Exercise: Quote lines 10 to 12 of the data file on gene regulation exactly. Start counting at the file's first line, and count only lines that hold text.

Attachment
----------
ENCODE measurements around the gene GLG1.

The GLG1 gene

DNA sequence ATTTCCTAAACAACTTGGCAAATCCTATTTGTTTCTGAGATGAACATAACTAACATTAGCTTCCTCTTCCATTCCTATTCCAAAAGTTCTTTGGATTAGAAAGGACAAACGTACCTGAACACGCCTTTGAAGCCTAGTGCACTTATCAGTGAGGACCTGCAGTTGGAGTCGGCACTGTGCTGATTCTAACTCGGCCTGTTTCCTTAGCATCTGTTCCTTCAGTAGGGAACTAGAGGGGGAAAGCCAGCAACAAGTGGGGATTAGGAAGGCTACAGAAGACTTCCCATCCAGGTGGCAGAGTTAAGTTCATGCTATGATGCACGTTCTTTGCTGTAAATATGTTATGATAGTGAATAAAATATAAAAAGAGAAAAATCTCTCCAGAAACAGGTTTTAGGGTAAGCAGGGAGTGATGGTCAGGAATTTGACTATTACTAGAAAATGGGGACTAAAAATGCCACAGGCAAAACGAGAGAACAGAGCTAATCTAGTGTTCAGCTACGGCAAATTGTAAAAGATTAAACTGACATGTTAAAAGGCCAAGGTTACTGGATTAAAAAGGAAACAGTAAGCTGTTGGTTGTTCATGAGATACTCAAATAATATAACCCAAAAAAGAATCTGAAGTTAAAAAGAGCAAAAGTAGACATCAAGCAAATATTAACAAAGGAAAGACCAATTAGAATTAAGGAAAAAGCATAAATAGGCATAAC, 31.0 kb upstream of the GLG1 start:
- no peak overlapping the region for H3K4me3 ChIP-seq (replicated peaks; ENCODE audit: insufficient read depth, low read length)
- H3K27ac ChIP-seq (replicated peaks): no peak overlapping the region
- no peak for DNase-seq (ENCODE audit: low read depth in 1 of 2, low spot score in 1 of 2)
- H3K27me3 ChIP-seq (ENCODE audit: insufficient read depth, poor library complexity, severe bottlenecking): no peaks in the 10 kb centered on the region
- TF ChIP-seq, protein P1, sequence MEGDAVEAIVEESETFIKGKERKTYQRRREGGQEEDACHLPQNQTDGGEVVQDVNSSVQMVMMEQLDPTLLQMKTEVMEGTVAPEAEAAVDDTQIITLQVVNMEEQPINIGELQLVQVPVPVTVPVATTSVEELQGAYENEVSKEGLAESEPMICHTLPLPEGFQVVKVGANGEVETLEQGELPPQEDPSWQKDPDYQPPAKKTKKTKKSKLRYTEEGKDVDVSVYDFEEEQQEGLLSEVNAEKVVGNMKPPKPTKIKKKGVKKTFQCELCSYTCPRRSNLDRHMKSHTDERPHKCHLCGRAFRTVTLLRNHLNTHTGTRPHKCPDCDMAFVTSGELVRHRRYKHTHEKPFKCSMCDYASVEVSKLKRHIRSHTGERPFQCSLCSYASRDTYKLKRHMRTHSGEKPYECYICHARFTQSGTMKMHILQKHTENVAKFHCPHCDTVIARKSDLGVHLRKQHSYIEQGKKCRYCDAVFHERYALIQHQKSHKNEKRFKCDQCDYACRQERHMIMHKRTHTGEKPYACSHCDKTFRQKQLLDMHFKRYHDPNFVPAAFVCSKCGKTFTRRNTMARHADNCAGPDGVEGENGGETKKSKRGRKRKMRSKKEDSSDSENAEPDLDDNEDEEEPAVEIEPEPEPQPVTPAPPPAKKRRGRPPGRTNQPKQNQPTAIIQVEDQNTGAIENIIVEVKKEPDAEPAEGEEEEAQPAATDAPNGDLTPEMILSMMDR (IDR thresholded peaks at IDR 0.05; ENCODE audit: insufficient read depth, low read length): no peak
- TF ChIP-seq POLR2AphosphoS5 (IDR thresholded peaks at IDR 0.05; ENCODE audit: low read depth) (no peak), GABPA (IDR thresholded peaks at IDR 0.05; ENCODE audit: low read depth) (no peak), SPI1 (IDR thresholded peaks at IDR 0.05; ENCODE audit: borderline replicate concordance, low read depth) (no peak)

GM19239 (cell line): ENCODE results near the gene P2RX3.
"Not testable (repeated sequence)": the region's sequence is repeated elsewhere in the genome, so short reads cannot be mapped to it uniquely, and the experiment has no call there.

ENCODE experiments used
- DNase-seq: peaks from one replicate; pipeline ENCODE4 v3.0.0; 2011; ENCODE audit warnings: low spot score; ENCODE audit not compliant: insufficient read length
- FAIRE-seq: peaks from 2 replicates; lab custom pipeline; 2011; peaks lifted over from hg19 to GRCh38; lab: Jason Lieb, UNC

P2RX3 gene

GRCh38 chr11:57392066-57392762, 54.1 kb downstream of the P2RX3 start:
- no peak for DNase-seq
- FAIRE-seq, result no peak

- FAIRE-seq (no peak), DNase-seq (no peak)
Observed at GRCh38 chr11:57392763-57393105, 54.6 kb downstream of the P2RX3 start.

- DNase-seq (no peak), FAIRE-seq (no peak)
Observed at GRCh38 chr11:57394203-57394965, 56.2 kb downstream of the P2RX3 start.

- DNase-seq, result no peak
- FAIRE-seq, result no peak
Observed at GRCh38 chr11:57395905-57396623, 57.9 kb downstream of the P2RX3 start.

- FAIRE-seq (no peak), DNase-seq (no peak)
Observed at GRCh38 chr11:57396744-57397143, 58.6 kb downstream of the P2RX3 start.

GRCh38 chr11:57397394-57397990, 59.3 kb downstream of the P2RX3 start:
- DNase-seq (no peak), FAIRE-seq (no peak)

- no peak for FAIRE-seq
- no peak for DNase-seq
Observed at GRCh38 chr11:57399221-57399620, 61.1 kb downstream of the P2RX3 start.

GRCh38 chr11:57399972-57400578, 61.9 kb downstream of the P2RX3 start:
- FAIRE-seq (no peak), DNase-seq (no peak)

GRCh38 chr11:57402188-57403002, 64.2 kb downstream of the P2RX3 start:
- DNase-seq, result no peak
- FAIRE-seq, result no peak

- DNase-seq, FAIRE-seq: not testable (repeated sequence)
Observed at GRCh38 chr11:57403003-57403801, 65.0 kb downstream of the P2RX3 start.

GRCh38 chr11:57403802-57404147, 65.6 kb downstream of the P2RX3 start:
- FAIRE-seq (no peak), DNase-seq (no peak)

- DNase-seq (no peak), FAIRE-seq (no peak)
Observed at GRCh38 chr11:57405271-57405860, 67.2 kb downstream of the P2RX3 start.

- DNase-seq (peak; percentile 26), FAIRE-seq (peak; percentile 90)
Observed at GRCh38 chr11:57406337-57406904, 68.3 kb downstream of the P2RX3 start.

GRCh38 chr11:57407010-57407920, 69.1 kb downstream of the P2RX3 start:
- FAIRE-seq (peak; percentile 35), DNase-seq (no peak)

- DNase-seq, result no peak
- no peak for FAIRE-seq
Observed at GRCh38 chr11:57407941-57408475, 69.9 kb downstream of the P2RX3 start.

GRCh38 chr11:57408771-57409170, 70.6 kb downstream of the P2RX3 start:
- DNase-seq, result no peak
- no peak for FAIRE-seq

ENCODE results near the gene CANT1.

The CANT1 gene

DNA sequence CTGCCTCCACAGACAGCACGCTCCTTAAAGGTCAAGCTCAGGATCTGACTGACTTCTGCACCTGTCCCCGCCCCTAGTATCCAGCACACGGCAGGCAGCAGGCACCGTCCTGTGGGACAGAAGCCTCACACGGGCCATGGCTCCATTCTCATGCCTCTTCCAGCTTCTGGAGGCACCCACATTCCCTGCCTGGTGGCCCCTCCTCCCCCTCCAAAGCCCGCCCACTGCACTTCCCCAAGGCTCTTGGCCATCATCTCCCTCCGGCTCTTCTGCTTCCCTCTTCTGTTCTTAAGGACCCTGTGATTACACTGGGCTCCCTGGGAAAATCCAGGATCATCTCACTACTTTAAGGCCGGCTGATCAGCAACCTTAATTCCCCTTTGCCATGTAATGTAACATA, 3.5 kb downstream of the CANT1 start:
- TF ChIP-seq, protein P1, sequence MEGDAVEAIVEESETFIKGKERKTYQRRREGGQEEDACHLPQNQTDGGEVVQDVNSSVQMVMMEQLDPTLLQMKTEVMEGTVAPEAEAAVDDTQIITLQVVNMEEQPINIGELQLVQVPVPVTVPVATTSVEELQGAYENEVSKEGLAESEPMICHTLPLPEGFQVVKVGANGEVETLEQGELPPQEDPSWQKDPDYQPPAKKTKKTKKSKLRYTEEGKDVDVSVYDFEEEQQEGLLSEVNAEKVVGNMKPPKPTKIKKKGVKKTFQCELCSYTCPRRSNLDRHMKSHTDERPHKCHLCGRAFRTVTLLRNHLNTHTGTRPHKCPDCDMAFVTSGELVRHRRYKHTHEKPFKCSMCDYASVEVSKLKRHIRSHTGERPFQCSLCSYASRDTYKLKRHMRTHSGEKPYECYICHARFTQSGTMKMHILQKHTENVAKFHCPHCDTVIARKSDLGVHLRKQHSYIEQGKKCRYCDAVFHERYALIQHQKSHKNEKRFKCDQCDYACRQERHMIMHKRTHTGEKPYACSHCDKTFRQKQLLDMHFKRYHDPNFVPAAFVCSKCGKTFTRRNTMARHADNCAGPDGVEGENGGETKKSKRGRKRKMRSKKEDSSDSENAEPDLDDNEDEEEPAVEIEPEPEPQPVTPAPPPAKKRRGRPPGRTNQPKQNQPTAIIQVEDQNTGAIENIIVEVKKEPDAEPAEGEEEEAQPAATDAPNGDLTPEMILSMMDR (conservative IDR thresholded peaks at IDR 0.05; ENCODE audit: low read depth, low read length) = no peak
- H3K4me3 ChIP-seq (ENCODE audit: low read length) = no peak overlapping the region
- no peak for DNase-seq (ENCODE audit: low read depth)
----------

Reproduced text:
GM19239 (cell line): ENCODE results near the gene P2RX3.
"Not testable (repeated sequence)": the region's sequence is repeated elsewhere in the genome, so short reads cannot be mapped to it uniquely, and the experiment has no call there.

ENCODE experiments used